“I believe a big concern is the retirement of experienced engineers and technicians that maintain equipment,” he says. “Owners must be proactive in rebuilding their technical and maintenance expertise. This challenge is made more difficult since the demographics of the country have changed dramatically over the last 50 years. The pool of intelligent, enthusiastic, but nondegreed ‘blue collar’ workers is not as large as it was 30-50 years ago.

“Shortages of experienced staff tend to impact project decision making and, ultimately, schedules of capital projects.”

Technology helps combat ‘brain drain’

Advances in technology, particularly in the areas of information technology and communications, have helped combat the refining industry’s “brain drain,” according to Opheim.

“During the past decade, there have been significant improvements in nearly all areas of technology employed by refiners,” he says. “In today’s digital age, total availability and connectivity of information across all areas has revolutionized the way refineries operate. Refineries can provide operators real-time information and knowledge on how their actions affect a refinery’s profitability, moving traditional process operations functions to the field and providing them with tools such as:

  • Full simulation.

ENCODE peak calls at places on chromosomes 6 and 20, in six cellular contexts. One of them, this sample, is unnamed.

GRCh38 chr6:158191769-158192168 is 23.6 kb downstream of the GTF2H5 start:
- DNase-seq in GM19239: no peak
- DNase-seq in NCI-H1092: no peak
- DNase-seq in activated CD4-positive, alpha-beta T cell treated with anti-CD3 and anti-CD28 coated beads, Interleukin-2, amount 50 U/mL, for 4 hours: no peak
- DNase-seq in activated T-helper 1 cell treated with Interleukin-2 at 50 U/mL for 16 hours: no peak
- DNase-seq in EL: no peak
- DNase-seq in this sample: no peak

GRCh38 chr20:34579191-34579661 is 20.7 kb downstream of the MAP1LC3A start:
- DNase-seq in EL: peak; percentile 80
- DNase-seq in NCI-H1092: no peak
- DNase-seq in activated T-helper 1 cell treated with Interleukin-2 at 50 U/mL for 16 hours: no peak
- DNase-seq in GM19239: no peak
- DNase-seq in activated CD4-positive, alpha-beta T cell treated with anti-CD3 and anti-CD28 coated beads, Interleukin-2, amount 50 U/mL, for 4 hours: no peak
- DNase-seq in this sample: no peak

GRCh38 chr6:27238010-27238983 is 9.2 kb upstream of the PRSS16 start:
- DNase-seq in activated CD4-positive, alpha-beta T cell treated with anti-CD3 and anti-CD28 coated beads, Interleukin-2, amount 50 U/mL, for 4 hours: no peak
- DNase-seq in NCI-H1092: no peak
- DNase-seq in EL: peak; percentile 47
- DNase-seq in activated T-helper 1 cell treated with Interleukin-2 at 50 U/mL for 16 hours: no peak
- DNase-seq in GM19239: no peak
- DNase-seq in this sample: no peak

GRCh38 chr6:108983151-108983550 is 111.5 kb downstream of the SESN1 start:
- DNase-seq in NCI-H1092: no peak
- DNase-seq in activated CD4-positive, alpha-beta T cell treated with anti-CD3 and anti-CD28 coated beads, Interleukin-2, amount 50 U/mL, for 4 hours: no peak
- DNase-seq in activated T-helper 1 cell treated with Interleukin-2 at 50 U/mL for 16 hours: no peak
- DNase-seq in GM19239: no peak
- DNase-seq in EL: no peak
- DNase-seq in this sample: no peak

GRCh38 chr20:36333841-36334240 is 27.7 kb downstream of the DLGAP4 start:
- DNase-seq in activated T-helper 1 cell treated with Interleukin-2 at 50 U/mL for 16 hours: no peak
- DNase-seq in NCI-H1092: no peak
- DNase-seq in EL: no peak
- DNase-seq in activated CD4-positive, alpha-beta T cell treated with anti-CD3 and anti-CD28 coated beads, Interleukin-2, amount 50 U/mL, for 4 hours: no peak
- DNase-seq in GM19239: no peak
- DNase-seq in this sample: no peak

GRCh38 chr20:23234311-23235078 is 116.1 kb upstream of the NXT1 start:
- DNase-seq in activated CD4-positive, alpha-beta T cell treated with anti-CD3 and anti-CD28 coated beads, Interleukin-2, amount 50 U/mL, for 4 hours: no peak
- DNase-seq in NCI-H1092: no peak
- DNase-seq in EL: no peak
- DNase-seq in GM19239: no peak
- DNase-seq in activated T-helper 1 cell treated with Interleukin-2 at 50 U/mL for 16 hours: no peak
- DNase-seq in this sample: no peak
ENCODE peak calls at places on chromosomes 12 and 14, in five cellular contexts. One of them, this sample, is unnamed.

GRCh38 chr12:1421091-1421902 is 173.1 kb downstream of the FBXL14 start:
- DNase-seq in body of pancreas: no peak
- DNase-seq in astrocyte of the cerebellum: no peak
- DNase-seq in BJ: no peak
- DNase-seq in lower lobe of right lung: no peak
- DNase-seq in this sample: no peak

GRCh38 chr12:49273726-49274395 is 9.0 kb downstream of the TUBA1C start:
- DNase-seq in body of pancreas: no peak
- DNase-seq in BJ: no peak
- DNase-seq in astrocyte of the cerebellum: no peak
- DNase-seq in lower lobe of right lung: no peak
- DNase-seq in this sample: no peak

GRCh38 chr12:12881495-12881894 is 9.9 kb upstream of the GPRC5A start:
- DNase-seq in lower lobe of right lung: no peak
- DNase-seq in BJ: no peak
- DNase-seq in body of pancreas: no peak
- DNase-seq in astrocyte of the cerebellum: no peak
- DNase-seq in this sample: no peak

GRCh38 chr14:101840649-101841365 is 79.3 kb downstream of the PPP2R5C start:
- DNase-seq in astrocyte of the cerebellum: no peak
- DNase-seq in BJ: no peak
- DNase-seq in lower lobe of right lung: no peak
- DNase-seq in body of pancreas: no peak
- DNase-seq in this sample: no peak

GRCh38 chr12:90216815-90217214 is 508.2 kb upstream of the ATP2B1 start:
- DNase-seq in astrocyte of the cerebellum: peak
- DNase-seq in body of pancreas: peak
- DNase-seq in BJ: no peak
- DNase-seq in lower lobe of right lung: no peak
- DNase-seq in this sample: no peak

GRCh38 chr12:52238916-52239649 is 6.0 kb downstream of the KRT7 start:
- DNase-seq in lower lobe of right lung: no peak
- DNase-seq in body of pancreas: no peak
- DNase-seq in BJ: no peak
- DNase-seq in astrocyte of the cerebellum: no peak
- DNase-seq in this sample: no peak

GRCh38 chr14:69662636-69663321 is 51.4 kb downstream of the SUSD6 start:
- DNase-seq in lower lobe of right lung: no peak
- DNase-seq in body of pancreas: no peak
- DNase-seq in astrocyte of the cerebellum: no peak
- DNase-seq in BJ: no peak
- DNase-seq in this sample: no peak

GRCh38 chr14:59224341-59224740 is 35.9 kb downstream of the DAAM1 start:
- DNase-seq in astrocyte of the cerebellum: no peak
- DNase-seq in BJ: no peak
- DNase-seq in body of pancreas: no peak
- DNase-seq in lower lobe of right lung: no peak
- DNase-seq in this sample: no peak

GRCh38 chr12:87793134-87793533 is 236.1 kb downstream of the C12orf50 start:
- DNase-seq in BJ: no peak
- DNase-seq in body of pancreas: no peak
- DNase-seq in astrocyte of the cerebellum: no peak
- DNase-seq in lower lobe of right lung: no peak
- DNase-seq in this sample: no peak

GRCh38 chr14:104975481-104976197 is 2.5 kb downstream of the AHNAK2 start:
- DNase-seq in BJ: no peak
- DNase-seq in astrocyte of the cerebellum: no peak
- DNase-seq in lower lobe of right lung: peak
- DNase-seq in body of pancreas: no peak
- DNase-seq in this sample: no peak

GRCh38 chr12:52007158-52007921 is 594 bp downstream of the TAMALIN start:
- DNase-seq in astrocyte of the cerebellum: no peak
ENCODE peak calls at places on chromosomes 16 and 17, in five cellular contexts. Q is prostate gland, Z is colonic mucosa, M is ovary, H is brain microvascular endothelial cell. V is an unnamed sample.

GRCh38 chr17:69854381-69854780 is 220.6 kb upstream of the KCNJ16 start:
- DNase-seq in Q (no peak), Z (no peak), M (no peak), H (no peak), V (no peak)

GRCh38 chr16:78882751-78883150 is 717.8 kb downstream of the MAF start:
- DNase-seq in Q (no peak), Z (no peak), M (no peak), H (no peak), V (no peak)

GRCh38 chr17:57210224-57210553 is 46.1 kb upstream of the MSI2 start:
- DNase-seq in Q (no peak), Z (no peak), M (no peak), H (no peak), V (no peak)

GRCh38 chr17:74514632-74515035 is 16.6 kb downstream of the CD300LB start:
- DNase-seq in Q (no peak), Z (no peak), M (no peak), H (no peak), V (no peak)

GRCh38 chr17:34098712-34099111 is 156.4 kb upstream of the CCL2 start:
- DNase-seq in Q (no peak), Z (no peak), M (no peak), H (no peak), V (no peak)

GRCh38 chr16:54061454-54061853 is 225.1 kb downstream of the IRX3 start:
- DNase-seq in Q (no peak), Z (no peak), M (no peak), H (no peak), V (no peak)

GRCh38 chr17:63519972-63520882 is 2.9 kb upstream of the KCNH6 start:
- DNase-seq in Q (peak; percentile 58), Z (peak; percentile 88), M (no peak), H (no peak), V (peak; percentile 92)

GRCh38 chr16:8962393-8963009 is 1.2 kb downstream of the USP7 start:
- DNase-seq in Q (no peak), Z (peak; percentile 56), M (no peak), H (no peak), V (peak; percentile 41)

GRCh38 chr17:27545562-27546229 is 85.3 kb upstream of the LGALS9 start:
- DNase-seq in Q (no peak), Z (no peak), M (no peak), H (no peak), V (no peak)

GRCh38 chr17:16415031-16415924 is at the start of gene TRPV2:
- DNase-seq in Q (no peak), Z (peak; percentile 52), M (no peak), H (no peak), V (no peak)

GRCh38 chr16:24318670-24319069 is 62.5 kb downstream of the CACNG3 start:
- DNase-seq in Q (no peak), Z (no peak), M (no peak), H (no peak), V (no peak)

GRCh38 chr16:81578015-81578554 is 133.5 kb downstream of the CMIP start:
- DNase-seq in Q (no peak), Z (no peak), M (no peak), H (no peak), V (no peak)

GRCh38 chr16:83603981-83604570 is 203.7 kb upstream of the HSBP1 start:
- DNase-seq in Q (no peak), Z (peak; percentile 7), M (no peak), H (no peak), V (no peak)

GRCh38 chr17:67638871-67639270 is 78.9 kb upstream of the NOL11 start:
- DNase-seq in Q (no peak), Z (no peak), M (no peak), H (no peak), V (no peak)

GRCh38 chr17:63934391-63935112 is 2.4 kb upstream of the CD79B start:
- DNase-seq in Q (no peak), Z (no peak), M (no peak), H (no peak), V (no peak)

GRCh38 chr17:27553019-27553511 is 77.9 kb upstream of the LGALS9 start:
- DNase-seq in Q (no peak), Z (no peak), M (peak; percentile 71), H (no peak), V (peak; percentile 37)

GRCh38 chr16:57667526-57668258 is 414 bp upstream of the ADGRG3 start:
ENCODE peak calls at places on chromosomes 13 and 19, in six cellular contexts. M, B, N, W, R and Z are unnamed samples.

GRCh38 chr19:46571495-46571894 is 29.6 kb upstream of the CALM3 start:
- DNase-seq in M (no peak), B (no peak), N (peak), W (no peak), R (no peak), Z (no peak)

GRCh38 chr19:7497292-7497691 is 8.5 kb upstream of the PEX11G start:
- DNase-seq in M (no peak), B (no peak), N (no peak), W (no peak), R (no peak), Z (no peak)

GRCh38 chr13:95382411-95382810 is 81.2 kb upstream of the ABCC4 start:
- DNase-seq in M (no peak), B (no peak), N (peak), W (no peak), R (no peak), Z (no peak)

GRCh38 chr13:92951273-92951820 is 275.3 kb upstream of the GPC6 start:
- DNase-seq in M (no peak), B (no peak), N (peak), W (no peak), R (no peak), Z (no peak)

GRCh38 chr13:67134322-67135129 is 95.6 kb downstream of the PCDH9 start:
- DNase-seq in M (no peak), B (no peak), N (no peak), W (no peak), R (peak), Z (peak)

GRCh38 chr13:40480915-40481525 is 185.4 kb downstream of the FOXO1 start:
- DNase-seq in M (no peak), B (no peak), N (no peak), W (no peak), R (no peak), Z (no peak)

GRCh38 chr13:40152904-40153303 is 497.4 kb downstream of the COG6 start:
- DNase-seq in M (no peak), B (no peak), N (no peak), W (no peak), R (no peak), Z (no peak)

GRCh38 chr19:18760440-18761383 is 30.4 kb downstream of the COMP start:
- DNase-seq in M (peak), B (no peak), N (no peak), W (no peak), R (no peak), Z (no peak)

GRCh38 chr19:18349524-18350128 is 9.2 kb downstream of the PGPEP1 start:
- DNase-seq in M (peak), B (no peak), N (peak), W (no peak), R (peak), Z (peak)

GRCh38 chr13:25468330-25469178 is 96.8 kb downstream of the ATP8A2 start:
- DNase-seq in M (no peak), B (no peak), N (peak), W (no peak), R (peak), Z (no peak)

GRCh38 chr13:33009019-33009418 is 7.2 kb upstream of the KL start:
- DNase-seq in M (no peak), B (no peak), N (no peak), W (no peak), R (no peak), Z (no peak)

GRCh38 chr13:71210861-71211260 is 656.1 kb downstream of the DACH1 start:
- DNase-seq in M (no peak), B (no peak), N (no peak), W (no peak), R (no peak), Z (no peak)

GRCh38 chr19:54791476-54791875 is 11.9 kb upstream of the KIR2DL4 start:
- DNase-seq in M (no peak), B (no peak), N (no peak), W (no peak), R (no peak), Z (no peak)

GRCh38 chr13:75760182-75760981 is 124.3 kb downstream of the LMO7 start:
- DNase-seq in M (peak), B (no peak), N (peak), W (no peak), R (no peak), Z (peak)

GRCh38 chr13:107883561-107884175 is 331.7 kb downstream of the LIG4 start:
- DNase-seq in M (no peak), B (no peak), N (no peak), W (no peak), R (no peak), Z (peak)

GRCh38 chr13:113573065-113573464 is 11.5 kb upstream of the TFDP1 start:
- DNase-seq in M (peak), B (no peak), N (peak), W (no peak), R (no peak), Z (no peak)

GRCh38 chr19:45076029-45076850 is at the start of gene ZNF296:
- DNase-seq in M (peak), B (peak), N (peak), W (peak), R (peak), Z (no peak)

• Just-in-time training.
  • Context-sensitive information.
  • Real-time collaboration tools.
  • Improved notification.
  • Sequence automation and tracking.”

Opheim contends that refiners can also invest in technologies that:

  • Enable real-time collaboration and knowledge sharing by leveraging standards and new communication technology.
  • Help employees make better decisions by providing the right information to the right people at the right time.
  • Automate their knowledge.

“As the aging workforce retires, solutions that embody knowledge capture and sharing can retain information learned in the past, so that the next generation of workers does not live in a trial-by-fire environment,” Opheim points out. “That in itself improves refinery reliability.”

The best technology won’t be a solution to the challenge of refinery maintenance and reliability unless refiners can internalize, at the organizational level, a holistic approach to the problem.

It isn’t talked about as much as staffing concerns, notes Hazle, but just as critical to the issue of refinery reliability is for “refiners to institutionalize a disciplined approach to maintenance that optimizes the resources devoted to predictive, preventive, and reactive maintenance; assesses risks; inspects; addresses root causes, plans, and schedules; incorporates new technologies; and repairs effectively.”

Operator-contractor relationships

With the refining industry coping with a climate of rising costs and shortages of staff and resources amid growing demand, it becomes increasingly important to have a strong, mutually beneficial relationship between operators and contractors, say contractor company officials.